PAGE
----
TWIN FALLS — Today was a special day for many healthcare and frontline workers as two A-10 Thunderbolts, and two F-15E Strike Eagles flew over medical centers across Southern Idaho. The flyover path started in Caldwell at 10:00 a.m. and traveled to Boise, Nampa, Meridian, Mountain Home, Ketchum, Sun Valley, Hailey, Idaho Falls, Pocatello, Burley and lastly, Twin Falls.
The flyover at St. Luke's Magic Valley hospital occurred just before 11:30 a.m., where members of the public and healthcare professionals stared in awe of the four fighter jets. The goal of the flyover was to support and honor those working to fight the Coronavirus. Many healthcare workers were delighted to witness such a significant token of appreciation.
Valerie Leonard, Director of Nursing and Patient Care at St. Luke's Magic Valley, stated, "It means a lot, and it means more than we thought it would. To have people recognize the work that we do on a daily basis."
Leonard also thought it was important that people should also be reminded to show their support of people who are battling COVID-19. With the hospital's recently implemented, no visitor policy, many of these patients are fighting this disease without family support. The staff has done their best t try and be there for them as much as possible.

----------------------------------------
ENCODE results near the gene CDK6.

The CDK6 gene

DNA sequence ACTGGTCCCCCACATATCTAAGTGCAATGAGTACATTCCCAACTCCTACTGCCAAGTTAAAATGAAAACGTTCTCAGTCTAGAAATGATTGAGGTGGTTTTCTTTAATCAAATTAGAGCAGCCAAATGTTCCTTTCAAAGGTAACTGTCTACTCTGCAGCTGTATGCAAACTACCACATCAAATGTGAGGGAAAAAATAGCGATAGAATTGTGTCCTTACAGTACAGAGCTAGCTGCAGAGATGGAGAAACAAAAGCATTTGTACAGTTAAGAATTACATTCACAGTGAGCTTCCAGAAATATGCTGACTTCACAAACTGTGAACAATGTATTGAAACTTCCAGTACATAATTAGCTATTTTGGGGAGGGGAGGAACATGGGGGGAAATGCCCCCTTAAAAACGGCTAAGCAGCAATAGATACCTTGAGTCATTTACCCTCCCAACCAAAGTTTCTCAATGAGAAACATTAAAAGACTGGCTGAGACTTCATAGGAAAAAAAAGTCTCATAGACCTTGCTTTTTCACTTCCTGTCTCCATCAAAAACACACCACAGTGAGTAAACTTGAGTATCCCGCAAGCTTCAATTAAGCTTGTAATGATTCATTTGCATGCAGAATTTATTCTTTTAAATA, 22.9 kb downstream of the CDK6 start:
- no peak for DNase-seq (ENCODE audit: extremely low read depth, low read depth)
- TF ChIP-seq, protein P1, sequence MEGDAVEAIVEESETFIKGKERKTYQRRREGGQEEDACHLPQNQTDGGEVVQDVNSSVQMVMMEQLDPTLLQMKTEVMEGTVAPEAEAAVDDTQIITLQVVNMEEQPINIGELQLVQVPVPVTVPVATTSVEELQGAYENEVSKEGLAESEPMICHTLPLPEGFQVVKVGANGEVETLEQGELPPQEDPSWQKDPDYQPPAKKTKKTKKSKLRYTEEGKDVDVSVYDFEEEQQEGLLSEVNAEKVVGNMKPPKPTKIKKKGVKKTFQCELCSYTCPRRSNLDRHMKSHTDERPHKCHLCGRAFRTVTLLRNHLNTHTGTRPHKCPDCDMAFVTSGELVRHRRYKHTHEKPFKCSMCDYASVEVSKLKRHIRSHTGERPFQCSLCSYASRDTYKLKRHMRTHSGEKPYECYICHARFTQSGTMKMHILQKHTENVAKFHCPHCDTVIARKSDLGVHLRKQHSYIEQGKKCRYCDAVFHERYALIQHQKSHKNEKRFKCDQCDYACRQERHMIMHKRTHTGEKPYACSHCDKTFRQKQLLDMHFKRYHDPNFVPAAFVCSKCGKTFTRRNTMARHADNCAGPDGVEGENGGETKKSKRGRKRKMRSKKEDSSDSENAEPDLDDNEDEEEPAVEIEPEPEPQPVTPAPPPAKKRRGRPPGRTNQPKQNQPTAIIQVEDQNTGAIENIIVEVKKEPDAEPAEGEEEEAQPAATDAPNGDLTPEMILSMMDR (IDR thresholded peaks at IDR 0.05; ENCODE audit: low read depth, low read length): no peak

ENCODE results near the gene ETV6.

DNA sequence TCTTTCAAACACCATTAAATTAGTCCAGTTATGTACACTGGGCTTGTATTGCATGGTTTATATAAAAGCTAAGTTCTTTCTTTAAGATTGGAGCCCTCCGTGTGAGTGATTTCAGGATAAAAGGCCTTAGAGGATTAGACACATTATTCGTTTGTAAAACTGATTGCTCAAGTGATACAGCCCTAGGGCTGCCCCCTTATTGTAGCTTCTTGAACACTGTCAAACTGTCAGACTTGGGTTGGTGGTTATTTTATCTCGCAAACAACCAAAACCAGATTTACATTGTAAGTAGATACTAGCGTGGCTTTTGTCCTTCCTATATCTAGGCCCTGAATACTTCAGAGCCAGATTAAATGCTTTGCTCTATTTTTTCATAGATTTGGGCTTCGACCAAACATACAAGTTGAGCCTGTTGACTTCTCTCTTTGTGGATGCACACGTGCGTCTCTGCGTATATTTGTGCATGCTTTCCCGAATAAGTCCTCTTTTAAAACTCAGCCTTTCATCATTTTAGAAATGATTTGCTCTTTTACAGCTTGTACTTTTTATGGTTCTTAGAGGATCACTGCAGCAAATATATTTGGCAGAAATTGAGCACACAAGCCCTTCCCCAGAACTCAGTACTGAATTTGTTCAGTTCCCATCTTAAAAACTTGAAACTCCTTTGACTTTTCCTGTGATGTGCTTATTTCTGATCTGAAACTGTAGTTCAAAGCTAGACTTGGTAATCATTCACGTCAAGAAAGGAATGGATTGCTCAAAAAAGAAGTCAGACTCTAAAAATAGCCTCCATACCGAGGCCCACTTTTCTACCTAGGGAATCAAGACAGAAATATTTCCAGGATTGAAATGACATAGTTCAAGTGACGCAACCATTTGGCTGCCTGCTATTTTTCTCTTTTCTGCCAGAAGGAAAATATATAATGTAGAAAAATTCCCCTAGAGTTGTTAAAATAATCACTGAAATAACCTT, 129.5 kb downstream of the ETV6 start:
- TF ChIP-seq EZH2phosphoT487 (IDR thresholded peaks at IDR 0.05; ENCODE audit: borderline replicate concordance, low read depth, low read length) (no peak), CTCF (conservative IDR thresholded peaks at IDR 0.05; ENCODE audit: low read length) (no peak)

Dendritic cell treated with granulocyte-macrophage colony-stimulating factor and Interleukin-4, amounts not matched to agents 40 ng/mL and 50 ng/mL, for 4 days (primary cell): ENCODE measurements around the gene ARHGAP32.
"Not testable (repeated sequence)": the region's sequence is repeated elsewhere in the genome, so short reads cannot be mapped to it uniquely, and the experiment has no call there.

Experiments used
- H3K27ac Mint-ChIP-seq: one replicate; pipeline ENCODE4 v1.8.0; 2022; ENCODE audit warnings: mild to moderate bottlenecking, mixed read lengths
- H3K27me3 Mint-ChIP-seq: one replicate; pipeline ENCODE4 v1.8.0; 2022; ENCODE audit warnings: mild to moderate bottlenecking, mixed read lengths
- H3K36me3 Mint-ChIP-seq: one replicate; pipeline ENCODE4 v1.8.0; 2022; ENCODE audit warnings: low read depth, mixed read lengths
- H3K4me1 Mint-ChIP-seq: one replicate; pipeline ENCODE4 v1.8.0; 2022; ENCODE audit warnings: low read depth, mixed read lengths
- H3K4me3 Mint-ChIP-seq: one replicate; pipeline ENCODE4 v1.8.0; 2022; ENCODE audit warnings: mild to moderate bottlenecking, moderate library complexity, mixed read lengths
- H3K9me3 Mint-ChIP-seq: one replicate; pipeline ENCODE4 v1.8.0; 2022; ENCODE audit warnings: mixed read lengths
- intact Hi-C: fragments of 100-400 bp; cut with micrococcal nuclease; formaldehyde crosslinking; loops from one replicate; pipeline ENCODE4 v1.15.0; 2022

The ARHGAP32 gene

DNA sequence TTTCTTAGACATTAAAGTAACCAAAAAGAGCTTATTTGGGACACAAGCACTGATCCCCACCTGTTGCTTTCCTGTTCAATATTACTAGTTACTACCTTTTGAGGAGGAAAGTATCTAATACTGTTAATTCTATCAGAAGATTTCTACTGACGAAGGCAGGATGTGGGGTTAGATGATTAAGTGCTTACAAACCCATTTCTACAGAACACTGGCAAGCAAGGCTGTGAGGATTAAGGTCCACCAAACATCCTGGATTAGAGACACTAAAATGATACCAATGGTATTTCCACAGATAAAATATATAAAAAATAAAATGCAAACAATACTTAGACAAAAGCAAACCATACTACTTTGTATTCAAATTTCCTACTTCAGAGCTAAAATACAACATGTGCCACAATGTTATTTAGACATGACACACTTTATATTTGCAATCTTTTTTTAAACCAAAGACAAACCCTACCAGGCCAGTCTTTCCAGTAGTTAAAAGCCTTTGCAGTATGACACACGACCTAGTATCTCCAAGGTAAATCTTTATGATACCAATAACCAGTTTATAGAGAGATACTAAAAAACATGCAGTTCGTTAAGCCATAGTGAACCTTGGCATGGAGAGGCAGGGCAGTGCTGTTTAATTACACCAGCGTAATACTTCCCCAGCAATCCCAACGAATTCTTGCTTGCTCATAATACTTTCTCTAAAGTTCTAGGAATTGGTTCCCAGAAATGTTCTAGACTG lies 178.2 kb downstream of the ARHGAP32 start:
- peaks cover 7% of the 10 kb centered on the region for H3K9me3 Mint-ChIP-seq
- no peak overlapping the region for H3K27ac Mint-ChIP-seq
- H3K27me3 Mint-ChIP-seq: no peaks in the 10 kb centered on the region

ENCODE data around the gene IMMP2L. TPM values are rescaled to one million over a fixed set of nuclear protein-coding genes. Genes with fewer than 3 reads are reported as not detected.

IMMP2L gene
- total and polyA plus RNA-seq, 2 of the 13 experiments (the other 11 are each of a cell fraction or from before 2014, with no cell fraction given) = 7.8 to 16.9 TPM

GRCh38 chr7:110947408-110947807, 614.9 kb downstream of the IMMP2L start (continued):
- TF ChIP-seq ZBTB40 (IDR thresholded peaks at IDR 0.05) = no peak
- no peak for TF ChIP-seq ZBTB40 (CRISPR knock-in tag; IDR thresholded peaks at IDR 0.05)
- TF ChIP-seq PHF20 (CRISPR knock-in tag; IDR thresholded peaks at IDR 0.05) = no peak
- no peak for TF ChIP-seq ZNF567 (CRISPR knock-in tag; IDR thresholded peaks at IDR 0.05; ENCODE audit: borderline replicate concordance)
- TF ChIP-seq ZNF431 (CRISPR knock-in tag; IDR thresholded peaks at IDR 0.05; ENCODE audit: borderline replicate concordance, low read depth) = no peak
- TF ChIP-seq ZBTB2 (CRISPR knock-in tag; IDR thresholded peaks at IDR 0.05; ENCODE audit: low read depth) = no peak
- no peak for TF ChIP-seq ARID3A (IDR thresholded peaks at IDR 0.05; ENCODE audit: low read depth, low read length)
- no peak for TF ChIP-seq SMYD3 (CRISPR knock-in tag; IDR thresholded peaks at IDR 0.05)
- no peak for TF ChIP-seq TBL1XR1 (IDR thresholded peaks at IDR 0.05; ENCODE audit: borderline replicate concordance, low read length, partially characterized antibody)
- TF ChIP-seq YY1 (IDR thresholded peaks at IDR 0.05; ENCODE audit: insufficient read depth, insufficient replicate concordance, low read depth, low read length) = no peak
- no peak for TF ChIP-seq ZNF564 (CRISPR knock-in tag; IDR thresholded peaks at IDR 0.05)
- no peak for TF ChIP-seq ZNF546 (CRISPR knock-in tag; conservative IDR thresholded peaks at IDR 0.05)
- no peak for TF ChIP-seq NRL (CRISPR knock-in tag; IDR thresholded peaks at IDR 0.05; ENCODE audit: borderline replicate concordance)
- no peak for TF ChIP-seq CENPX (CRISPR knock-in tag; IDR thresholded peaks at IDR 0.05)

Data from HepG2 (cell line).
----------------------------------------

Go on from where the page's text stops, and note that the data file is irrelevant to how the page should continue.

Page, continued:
Many members of the public observed the flyover and were very glad to witness such a spectacle. They were also pleased to show up and show healthcare workers how much they appreciate their work, yet many were delighted to see the community come together as everyone is going through this pandemic.
Local resident Alisha Baithabong had said, "We are a community that likes to do things together, and that they come out and show their support as well."
The brief moment of appreciation came and went, and now people must focus on continuing their responsibility of living their lives safely. Face-masks, social distancing, and hand hygiene are all encouraged to be practiced by every community member. Valerie Leonard commented on the subject saying, "Our people, in this community, are our last defense against this disease."